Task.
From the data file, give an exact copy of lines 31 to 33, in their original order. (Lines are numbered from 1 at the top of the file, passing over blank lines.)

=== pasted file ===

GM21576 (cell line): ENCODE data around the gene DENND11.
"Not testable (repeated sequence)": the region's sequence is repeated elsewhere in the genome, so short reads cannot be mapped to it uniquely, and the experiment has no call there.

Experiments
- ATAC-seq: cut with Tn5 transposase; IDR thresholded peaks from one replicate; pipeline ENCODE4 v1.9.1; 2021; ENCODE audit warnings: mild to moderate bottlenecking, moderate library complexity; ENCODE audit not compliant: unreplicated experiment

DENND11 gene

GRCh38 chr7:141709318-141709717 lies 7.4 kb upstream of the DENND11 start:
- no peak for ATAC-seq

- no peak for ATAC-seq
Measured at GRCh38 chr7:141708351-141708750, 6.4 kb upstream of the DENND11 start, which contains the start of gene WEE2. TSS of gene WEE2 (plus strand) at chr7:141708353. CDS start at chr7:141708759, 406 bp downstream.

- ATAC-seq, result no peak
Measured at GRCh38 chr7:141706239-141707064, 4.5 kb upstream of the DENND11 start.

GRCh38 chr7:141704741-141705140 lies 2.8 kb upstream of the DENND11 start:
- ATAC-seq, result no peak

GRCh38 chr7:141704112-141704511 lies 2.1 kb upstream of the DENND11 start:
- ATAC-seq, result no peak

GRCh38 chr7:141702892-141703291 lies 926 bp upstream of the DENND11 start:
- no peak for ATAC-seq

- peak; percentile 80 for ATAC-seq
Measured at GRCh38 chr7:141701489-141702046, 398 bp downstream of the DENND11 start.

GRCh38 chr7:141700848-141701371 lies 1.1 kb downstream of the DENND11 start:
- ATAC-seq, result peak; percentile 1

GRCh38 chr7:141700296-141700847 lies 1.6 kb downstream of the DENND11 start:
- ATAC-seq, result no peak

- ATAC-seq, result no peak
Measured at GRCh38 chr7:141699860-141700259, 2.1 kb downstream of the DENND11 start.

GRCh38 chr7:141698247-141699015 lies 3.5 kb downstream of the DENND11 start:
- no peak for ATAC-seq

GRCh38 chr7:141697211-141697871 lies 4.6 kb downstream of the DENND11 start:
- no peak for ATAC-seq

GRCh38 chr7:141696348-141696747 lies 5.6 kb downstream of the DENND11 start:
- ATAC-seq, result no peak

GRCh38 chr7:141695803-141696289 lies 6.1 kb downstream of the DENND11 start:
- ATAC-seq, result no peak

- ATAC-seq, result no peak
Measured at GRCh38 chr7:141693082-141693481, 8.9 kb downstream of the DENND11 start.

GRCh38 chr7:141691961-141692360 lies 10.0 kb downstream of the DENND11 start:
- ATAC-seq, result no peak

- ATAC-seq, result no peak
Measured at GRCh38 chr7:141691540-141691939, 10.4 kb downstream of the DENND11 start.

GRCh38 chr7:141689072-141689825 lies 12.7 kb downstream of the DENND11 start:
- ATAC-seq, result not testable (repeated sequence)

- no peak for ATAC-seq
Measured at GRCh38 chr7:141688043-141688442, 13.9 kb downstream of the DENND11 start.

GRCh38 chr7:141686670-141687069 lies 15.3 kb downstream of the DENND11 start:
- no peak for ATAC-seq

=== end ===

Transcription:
- ATAC-seq, result no peak

GRCh38 chr7:141695803-141696289 lies 6.1 kb downstream of the DENND11 start:
- ATAC-seq, result no peak